30 июня 2023
Paolo Sorbello, photo by Zhanara Karimova

The Week in Kazakhstan: Call Me by Your Name

Utility prices go up, Nazarbayev removed from university, schools chairmanship

The Week in Kazakhstan: Call Me by Your Name

President Kassym-Jomart Tokayev and Russia’s Vladimir Putin spoke on the phone on June 24, hours after the so-called Wagner army headed by Yevgeniy Prigozhin led a military column towards Moscow. The “mutiny” was short-lived and Prigozhin later fled to Belarus. Prigozhin used his mercenary army to demonstrate his disagreement towards the Russian government’s strategy in its war in Ukraine. The following day, Tokayev called a meeting of the Security Council to ensure military preparedness should more crises emerge.

The prosecutor’s office in the northern Kostanai region said on June 30 that local residents have received calls to participate in the war in Ukraine over the past few months. Participating in a conflict abroad is a crime in Kazakhstan and the people responsible for social media calls to the front could be criminally charged, the prosecutor said.

Utility prices will increase in Kazakhstan by around 15-30% from July 1, a move that was announced as “inevitable to allow for fresh investment in the sector” during the past few months. At a government meeting on June 27, prime minister Alikhan Smailov complained about delays and disruptions during scheduled maintenance and repair works.

The Senate passed a series of amendments on June 29 that stripped former President Nursultan Nazarbayev from his chairmanship of the board of trustees at Nazarbayev University, Nazarbayev Intellectual Schools, and the Nazarbayev Fund. Through the Nazarbayev Fund, the former president oversaw the funding of a university in Astana and a wide range of schools across the country.

On June 29, the Senate also approved a range of bills aimed to establish a normative basis for the return of illegally withdrawn assets from foreign jurisdictions. In the past few months, the government has advertised its achievements in asset recovery, but has failed to provide complete details regarding the precise reach of the efforts and the legal basis for prosecuting the culprits.

In a speech at a ceremony for workers in journalism on June 28, President Kassym-Jomart Tokayev said that mass media outlets should become “a platform of honesty” and publish analytical pieces in line with the country’s national interest.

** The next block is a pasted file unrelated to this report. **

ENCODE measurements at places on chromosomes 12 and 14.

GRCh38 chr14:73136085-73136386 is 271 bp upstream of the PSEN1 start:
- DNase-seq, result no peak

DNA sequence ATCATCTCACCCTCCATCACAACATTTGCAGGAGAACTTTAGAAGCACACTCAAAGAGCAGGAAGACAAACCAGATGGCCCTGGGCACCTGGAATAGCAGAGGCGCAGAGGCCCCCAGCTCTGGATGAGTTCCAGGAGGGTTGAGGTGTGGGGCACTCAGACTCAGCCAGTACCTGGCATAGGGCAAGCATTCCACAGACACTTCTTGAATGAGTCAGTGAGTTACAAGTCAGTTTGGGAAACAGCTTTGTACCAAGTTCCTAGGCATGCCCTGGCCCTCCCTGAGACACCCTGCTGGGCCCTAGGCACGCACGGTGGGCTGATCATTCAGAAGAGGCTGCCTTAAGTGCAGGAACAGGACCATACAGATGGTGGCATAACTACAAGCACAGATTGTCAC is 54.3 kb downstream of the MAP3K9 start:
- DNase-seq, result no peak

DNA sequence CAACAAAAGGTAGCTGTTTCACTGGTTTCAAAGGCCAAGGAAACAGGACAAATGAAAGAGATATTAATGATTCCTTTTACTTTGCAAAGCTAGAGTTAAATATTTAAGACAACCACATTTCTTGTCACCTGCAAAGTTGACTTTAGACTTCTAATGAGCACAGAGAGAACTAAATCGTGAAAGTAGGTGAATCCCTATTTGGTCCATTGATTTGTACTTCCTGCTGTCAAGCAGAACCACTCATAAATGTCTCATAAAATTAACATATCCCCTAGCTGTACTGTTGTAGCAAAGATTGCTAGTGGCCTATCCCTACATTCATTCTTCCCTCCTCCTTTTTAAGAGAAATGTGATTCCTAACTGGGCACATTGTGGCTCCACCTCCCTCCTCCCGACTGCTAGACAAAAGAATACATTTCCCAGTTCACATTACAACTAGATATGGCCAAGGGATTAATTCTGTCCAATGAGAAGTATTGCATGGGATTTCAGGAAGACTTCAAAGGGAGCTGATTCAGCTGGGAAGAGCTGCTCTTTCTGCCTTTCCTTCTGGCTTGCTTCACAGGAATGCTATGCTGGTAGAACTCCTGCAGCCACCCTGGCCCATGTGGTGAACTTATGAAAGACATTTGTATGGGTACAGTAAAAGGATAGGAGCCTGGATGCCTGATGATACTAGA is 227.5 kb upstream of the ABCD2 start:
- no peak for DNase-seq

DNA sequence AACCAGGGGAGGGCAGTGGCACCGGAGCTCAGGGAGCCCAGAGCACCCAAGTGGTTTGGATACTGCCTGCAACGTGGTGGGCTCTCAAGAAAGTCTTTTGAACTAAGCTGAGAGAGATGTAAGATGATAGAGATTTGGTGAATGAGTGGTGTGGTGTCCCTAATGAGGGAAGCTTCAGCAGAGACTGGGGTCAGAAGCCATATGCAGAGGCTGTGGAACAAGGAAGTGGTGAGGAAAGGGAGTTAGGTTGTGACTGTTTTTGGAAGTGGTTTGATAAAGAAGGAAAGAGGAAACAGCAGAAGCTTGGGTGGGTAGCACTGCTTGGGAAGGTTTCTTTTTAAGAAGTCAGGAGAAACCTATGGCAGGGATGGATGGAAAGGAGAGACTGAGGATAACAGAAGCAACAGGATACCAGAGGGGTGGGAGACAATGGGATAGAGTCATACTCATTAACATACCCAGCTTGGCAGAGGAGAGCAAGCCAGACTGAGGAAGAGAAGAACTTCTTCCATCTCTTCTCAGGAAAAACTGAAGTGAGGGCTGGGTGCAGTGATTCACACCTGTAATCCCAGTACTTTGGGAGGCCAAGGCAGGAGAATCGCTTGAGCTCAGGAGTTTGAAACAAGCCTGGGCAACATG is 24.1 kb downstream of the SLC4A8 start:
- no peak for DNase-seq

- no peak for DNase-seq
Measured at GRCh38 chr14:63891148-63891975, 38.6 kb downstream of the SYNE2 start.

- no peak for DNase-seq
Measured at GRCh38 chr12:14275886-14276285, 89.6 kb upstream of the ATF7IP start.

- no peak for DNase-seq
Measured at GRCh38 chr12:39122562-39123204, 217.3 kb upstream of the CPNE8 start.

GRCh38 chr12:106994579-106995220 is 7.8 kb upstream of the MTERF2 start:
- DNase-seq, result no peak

At a ministry of internal affairs meeting on June 30, Tokayev said he was disappointed with the statistics on domestic violence and that the government should work better at the prevention stage. Earlier this month, after public uproar, a court in Almaty overturned a lenient sentence against a former state auditor who is accused of killing his ex-wife.

At the same meeting, Tokayev said that torture is prohibited and inadmissible as a policing method. Several cases of torture by law enforcement officials were unveiled in the past months during trials in relation to Qandy Qantar (Kazakh for “Bloody January”, the violent repression of urban protests and riots). The victims say they want justice.

On June 29, a court of appeal in Almaty upheld the sentence against political activist Zhanbolat Mamai. In April, he was sentenced to six years probation and banned from political and media activity for having “organized a mass riot”. He was detained in February 2022, in the aftermath of Qandy Qantar.

Kazakhstan’s integrated petrochemical complex in Atyrau was turned off for repairs in early June, its operator said on June 26. Kazakhstan Petrochemical Industries LLP is the state-owned company that manages the plant. It had completed construction in November 2022, and the plant kicked-off operations. KPI also obtained a $150 million loan from the Eurasian Development Bank to finance its operations.

Bereke Bank, formerly a subsidiary of Russia’s Sberbank, resumed foreign currency transactions on June 29. Until March, the bank was still under Western sanctions for its past links to a Russian bank. Since September 2022, Bereke’s shares are owned by state-controlled holding Baiterek.